Lots of studies have shown that religious people in America are more generous that areligious people. The more people go to church, the more generous they are. As Robert D. Putnam, professor of public policy at Harvard, summarizes the research, "people who are involved in religious networks are more likely to be good citizens."
There's something curious, here, though, when you break down the question of what it means to be "religious." The theological content of someone's religiousness has little to do with their generosity. Whether or not someone has faith or believes, or how much they believe, turns out to be rather irrelevant to the likelihood they demonstrate this sort of behavior.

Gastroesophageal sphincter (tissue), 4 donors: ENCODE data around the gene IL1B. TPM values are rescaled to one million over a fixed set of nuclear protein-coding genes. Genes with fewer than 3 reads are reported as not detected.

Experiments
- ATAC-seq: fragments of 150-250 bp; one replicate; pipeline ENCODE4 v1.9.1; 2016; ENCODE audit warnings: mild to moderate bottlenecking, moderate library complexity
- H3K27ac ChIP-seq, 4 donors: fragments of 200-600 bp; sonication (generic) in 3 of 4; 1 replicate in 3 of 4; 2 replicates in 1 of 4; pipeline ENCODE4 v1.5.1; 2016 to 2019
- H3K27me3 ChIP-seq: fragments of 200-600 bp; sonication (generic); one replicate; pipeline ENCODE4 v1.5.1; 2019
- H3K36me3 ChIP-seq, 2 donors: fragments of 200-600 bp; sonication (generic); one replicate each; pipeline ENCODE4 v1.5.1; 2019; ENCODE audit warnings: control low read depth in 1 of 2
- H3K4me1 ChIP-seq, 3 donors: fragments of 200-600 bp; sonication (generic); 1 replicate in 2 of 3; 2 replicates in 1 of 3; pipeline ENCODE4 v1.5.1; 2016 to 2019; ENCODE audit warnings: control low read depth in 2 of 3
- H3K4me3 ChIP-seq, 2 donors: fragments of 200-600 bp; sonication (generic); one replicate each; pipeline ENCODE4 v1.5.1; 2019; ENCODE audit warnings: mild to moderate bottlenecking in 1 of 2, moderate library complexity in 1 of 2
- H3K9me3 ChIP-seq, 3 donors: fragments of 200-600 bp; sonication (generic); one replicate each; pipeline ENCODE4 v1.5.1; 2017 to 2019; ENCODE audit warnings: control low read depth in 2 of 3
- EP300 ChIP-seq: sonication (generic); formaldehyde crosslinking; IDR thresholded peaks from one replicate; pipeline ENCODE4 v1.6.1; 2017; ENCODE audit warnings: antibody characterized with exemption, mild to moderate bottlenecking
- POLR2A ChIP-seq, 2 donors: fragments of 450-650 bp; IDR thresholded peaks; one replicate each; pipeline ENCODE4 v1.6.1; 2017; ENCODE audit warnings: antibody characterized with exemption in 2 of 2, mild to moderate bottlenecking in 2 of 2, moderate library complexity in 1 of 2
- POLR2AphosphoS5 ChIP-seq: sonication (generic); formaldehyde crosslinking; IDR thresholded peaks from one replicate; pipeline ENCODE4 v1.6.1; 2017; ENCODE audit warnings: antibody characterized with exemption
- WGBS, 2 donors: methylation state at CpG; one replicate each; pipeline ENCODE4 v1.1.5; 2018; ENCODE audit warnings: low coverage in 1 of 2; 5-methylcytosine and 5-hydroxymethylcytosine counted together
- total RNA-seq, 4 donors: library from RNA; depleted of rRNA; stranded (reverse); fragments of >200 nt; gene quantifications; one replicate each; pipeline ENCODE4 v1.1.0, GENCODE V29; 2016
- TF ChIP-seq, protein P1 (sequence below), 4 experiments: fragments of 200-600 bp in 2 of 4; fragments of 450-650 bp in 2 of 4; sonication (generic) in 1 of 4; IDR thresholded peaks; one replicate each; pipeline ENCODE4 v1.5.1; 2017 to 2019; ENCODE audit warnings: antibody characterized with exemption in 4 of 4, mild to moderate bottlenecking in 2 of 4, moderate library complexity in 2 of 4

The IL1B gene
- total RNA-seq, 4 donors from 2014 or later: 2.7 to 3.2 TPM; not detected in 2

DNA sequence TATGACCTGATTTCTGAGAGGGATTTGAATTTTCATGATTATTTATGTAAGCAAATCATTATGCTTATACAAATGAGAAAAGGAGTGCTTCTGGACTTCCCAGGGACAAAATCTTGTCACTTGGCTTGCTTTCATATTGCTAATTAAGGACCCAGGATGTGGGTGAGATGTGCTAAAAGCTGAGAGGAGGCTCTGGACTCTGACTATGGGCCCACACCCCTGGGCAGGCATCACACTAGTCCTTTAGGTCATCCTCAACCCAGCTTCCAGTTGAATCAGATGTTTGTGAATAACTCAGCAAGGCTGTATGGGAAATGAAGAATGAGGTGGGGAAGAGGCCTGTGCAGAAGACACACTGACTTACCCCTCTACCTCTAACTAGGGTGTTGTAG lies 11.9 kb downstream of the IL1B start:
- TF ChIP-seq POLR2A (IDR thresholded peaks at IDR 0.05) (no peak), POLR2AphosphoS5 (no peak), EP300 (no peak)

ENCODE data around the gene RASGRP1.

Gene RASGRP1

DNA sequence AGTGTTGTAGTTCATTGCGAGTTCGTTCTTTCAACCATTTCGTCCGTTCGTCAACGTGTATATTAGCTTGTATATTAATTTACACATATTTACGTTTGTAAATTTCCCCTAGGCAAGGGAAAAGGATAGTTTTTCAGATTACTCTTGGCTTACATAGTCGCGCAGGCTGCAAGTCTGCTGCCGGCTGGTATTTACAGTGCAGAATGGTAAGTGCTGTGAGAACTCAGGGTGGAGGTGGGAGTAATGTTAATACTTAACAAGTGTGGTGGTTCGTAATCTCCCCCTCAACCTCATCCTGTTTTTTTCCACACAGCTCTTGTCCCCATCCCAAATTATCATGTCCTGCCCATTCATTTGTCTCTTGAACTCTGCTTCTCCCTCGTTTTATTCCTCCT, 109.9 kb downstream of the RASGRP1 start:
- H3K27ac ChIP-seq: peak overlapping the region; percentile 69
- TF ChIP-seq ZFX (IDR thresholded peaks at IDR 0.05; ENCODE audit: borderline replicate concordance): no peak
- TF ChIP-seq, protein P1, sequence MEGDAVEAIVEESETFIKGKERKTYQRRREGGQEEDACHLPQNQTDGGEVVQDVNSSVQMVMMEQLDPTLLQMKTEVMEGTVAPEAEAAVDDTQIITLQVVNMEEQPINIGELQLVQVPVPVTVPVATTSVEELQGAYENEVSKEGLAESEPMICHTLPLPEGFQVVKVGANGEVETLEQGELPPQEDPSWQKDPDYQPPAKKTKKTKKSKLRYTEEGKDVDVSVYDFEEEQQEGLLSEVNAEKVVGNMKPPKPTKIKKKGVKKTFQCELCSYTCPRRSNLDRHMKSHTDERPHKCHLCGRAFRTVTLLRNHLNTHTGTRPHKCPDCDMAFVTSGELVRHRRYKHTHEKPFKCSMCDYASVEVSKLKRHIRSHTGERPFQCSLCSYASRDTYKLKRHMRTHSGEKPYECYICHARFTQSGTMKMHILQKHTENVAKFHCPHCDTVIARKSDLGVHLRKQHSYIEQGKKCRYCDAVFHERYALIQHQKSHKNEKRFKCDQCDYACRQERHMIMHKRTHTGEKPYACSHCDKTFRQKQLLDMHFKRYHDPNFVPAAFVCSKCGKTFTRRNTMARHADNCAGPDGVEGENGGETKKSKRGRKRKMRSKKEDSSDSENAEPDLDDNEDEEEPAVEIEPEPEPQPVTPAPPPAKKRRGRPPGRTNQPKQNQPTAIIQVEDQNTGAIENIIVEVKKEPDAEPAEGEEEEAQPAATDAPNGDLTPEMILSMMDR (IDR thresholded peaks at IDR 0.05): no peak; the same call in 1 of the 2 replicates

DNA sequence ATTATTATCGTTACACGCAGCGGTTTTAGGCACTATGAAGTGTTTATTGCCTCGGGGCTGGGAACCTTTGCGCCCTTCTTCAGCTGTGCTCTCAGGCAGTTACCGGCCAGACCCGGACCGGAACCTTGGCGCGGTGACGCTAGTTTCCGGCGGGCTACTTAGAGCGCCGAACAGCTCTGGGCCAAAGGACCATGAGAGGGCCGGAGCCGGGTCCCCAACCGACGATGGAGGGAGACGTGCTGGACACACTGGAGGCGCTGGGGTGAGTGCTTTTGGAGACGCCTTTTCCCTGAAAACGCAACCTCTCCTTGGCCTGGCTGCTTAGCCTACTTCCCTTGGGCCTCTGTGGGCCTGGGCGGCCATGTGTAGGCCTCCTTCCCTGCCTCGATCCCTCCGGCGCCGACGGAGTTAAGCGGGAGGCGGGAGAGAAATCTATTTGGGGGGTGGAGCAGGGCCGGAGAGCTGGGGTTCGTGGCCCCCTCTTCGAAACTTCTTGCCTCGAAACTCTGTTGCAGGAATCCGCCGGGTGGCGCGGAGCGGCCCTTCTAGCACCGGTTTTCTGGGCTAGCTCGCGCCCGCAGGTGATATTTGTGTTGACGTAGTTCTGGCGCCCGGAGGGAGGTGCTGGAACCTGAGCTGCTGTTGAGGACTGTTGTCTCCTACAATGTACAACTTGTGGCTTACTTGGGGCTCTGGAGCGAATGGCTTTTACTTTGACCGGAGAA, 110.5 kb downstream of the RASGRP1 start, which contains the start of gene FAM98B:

Putnam says the statistics show that faith and belief in God do not correlate with people being good citizens and good neighbors. Religious people, Putnam says, are "nicer," but only when "religious" is taken to mean "people who have denser personal relationships with other people in their congregation or their religious community. It's not faith per se, it's communities of faith that matters for, our data shows, whether people are good citizens or not and whether they're happy or not."
According to Putnam, it's not clear why "church friends" have more of an influence on civic participation that other associations or groups of friends, but research shows that they do.
Turns out, in ways that social scientists can measure, the most life-changing part of church seems to be the church suppers.